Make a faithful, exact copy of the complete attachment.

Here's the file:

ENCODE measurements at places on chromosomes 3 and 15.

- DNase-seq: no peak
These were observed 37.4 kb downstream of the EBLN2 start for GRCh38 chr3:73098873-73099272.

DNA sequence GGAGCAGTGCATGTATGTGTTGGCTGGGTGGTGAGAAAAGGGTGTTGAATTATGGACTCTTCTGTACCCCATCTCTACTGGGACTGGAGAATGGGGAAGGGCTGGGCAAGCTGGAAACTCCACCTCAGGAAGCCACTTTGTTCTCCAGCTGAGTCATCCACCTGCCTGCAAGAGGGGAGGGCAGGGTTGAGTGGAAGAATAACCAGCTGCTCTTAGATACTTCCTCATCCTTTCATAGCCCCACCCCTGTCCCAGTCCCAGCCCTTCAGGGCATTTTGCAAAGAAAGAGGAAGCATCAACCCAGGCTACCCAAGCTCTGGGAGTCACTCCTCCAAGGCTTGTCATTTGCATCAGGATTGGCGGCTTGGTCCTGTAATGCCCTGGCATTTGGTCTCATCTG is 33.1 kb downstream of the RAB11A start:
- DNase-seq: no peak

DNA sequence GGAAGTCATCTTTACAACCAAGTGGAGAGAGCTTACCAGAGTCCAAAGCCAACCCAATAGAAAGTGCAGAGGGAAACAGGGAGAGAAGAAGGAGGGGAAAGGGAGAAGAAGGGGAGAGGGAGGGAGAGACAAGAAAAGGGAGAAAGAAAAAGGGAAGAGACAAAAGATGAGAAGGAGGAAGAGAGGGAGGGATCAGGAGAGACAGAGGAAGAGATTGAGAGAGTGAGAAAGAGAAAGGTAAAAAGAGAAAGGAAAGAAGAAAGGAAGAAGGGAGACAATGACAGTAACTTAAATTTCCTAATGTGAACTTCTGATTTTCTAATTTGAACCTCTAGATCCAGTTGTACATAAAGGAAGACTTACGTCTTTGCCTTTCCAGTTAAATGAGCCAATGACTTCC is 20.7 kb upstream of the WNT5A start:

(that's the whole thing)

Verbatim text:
ENCODE measurements at places on chromosomes 3 and 15.

- DNase-seq: no peak
These were observed 37.4 kb downstream of the EBLN2 start for GRCh38 chr3:73098873-73099272.

DNA sequence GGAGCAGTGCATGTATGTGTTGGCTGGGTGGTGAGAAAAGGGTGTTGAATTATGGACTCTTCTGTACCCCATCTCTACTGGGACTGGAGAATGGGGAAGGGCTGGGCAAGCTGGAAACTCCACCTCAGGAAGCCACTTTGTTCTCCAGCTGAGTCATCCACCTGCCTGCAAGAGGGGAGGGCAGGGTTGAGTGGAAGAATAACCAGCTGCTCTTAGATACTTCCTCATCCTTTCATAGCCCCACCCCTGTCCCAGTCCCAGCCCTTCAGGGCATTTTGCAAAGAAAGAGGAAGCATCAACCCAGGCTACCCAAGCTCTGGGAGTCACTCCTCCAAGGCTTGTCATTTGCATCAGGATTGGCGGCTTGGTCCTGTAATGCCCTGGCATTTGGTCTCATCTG is 33.1 kb downstream of the RAB11A start:
- DNase-seq: no peak

DNA sequence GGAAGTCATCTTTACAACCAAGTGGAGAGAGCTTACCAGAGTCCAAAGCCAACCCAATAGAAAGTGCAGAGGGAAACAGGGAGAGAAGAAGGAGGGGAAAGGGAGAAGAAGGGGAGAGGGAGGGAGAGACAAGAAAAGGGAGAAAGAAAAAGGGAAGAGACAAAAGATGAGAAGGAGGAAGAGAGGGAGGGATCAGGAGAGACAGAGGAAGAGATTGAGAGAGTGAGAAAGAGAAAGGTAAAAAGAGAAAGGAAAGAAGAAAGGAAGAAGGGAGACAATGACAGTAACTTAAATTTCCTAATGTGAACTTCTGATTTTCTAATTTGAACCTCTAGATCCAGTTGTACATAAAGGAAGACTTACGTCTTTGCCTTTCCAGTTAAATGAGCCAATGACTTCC is 20.7 kb upstream of the WNT5A start: